Duologue. Diatribe. Dissension. Declamation. Double Talk. Double Talk. It's alllll talk. So is this feature, captured from some of the secret email archives of co-bloggers Greg (Yourself) and Greg (Golem).
Yourself: If you would care to make a case for Gain Ground being a strategy game, I think it might make a good duologue. Sorry the Mario/Wario one didn't go anywhere, you kinda took it in a different direction than I intended (I wanted to talk about the characters - the series as a whole compared is a gigantic subject). Not to mention I got real sour on Wario Land II.
Golem: The easy way is to put Gain Ground next to a strategy game and eyeball it.
|Well, eyeball away|
It reminds me of strategy RPGs/Shining Force in particular. You directly control one character at a time. The space you can attack is important; can you attack directly in front of you, or can you only hit things at a range? Can you attack to the sides, or can you only shoot straight on? Even the choice between two weapons reminds me of swapping primary weapons on the fly in Shining Force (equipping a throwing dagger for a turn where you can't quite get close enough to hit an enemy by sword). Finally, there's the satisfaction of building a complementary party, and just like Shining Force (or most SRPGs, really), losing a single character is a big deal.
The hard, although more satisfying, method would first find a definition for strategy game by the goals and opposition method. I think you could say there are two possible goals, either A) felling everyone in the opposing force or B) taking out a lynchpin (a boss). Or is that too specific? As for opposition, you'd at least start by saying your army faces another army. The other army also takes advantage of space against you, with strategies like flanking. Actually, maybe your goal at any given point in a strategy game is to occupy the advantageous ground.
Yourself: "Strategy" is hard to define, because it can be both a type of gameplay OR a characteristic. Often it falls into the same category as "action", being a modifier rather than a mode unto itself. Like I was saying last night, you can have a strategy FPS. This seems to be the sense most applicable to Gain Ground, which I'd call a strategy shmup. Strategic gameplay is characterized by improvised rules, non-obvious methods and goals, and recursive strategy (yes, strategy is built from smaller strategies).
As an actual mode of interactivity, "strategy" probably refers to the chess-derived army-puppeteering that we see in, well, strategy games, as diverse as Pikmin, Shining Force, and StarCraft. I wish we had a different word for it - "tactics" perhaps - to make a distinction from the adjectival mode, but I think we both agree that nothing fits better in either case than "strategy". I don't feel like defining it in terms of goals/opposition right now because I think it's tangential to this conversation.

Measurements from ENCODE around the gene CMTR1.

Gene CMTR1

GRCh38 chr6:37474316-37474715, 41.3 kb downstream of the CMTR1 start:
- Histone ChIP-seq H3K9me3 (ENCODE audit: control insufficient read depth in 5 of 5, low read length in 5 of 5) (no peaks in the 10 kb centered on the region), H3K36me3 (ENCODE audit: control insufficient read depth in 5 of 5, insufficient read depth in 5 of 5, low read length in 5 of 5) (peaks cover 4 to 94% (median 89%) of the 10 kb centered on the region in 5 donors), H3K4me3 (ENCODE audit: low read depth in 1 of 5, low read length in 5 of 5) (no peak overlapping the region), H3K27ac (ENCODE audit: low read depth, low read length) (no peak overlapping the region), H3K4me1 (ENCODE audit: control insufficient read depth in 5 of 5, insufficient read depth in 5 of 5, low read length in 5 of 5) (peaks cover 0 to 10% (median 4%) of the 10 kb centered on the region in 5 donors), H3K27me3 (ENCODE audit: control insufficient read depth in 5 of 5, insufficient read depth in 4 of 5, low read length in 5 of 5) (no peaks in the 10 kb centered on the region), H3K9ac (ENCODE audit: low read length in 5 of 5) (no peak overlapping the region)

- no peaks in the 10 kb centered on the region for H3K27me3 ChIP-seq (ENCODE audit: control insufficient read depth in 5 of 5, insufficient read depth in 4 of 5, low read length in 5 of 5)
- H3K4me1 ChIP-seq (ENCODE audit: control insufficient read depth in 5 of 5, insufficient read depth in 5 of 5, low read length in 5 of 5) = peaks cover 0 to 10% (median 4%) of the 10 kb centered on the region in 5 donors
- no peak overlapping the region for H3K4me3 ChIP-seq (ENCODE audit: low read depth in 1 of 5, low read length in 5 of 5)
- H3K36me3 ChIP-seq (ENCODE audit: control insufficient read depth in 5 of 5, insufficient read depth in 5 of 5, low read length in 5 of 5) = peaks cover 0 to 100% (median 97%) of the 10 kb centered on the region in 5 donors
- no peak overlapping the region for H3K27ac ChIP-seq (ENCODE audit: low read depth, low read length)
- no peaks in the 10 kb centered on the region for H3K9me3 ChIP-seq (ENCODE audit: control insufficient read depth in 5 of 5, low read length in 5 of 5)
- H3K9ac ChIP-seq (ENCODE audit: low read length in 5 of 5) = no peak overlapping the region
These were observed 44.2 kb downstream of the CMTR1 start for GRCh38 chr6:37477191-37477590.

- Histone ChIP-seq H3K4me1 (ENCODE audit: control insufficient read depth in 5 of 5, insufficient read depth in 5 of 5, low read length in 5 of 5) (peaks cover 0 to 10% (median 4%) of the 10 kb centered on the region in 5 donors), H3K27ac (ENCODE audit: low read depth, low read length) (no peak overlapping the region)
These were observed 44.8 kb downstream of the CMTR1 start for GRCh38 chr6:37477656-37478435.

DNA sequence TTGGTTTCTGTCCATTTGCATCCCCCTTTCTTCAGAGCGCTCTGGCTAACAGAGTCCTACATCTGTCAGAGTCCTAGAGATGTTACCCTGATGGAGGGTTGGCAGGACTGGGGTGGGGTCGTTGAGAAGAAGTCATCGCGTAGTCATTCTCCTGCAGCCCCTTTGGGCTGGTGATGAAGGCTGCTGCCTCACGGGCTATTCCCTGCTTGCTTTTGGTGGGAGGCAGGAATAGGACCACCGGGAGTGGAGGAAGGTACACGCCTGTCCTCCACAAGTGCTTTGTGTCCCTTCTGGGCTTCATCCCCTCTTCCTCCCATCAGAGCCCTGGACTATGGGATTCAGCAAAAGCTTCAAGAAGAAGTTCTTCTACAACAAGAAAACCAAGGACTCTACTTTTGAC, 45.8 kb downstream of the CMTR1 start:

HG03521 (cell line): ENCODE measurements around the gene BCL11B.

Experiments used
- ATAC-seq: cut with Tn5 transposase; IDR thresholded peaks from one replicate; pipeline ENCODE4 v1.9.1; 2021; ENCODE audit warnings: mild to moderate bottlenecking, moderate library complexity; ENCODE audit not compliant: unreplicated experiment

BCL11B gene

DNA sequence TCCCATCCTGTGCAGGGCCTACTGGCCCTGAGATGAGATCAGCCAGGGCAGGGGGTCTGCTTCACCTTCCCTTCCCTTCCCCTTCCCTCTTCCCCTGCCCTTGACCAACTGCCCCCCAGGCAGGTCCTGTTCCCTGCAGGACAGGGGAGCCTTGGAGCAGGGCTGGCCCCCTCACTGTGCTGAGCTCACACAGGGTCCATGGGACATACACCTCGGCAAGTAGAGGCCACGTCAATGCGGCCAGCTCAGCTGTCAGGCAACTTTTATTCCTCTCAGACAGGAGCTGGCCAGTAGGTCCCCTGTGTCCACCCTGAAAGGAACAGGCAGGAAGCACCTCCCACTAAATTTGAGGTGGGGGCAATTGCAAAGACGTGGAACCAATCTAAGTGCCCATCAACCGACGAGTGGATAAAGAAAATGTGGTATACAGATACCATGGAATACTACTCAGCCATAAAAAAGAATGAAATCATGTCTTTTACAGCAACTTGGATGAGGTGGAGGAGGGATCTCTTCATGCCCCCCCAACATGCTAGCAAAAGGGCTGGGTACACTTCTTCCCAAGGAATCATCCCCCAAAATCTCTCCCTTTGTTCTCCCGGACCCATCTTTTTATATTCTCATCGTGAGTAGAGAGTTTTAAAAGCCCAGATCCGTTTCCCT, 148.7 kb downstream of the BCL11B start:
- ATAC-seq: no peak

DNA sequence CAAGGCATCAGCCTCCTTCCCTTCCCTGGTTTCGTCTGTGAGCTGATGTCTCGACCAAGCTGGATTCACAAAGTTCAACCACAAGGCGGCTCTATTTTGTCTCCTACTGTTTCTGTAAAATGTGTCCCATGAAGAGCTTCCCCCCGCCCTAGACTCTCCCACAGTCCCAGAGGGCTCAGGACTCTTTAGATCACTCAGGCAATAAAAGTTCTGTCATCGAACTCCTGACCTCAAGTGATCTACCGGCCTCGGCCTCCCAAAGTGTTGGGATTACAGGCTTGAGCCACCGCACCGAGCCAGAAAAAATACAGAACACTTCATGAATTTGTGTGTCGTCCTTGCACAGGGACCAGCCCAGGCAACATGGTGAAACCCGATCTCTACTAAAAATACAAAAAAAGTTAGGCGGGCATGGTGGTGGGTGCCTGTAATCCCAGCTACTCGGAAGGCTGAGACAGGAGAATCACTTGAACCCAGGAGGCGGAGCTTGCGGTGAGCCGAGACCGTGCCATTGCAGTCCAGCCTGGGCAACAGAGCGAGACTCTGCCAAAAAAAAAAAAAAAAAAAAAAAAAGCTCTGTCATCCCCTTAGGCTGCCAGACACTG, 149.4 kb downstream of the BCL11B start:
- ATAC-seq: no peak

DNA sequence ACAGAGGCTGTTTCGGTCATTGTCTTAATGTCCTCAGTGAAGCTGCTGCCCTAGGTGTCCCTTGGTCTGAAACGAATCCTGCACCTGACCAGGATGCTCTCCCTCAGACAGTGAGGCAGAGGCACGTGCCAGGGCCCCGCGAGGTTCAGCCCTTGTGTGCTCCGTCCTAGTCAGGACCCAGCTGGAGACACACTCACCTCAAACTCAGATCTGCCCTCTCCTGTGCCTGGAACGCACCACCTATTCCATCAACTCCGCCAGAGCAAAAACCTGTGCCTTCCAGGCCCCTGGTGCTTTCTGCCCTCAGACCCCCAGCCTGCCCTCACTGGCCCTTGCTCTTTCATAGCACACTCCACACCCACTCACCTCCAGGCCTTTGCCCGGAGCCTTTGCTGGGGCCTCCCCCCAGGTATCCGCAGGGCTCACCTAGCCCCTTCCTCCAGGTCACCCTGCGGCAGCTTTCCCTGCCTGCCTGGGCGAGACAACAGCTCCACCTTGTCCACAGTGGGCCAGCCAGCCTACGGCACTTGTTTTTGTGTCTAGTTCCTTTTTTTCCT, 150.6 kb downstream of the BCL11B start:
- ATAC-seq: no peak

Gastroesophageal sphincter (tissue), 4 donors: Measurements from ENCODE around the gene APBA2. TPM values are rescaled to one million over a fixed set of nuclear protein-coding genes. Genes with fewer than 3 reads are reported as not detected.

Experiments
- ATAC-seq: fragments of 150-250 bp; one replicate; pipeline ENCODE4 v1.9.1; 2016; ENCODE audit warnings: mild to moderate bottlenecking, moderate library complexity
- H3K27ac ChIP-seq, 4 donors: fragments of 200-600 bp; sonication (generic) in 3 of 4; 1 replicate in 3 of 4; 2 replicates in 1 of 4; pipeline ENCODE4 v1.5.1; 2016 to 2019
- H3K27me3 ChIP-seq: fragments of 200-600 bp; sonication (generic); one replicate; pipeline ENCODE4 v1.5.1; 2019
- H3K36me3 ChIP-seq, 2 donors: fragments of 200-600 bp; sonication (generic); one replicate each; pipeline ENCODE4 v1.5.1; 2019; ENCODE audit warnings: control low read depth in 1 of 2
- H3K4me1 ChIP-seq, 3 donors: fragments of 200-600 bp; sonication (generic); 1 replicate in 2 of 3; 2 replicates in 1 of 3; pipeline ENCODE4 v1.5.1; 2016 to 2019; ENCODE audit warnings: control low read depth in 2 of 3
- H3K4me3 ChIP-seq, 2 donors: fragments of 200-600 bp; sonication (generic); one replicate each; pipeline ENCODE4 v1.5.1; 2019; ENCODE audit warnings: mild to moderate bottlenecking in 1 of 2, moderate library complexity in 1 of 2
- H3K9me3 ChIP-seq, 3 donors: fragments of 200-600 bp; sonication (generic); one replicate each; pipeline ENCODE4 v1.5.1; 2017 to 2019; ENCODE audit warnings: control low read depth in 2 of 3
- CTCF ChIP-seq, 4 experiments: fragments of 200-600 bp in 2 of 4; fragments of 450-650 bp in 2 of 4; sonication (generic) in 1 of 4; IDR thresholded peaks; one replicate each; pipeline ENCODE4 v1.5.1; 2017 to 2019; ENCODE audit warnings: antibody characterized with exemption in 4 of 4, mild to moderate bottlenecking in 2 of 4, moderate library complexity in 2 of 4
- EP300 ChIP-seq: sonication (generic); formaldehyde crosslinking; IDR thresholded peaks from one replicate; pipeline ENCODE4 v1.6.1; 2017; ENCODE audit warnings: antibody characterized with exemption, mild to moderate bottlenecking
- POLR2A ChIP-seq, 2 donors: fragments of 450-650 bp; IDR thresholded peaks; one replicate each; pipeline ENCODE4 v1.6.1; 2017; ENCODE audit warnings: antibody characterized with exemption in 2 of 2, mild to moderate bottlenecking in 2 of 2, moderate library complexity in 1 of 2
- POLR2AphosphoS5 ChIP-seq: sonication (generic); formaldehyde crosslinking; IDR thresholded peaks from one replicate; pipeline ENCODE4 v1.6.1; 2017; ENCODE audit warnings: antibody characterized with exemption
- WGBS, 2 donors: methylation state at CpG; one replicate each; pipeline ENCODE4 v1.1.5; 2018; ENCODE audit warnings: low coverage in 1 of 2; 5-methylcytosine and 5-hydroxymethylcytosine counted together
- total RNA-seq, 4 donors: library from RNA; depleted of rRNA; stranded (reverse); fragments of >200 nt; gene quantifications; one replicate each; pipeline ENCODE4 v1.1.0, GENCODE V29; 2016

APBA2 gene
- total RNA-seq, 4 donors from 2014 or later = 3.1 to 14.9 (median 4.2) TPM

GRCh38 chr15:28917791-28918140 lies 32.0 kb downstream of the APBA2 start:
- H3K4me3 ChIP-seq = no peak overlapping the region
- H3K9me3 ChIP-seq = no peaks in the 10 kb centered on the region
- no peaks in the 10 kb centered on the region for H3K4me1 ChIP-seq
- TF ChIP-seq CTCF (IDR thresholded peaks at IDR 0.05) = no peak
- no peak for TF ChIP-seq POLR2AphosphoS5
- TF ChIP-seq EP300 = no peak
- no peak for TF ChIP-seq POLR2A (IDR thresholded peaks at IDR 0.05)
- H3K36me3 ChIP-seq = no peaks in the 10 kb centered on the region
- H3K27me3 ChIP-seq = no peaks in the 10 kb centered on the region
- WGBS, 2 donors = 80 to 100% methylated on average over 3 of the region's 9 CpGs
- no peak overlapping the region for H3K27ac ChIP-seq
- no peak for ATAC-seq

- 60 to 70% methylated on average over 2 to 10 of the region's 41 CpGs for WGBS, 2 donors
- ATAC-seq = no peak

It's a stretch to put Gain Ground into this strategy genre, simply because it's more obviously a shooter. Its gameplay is comprised of shooting things. Calling it a strategy game is the equivalent of calling Super Mario Bros. an action game - yes, it bears the appropriate traits, but is further distinguished. That said, it certainly does fall under the strategy umbrella. It's a strategy shooter, no doubt. It presents the player with a static challenge and allows them to develop, test, and refine their own methods of approach, providing a variety of tools to allow for individualization and improvisation. Simply watching how differently the two of us approached each level evidences the non-linearity of the challenge.
Yourself (7 hours later): Well, I take that back a little bit. Gain Ground could be viewed as a true strategy game. The fact that you only control one unit (or at least that only one unit exists at a time) doesn't preclude it from that style, even if it simplifies it significantly. And of course, when multiple players are introduced (up to three in the arcade version), the player squad starts to resemble an SRPG battalion.
I was originally approaching Shining Force from a strategic combat paradigm, thinking of the entire game as one drawn-out fight. If we instead understand it as a marriage of combat and tactics, separating the unit face-offs (combat) from the overarching army / battlefield management (tactics), it becomes clear how it relates to Gain Ground. Swap in shooting for automatic turn-based battles and hit the real-time clock on the tactics (a la Ogre Battle), and you're pretty close. Keeping in mind that, again, the tactics are relatively simple because of the limited number of independent units.
Golem: The comparison between Ogre Battle and Shining Force bugs me because in Ogre Battle, attacks don't take up space, units do. Ogre Battle is a more macro experience, while Shining Force happens on a per-soldier basis. But then, I don't know how meaningful that difference really is.
|Ogre Battle: A More Macro Experience. Wait a minute, there was never a Queen song by that name!|
Also, even though you only control one character at a time in Gain Ground, you still face off against an army. Is all-Ike mode in Fire Emblem: The Gamecube One not a strategy RPG? This is what prevents Mega Man from being a tactical platformer, too, since you don't face off against armies. Or, if you do fight armies, like in Contra, you're not interested in occupying any single space.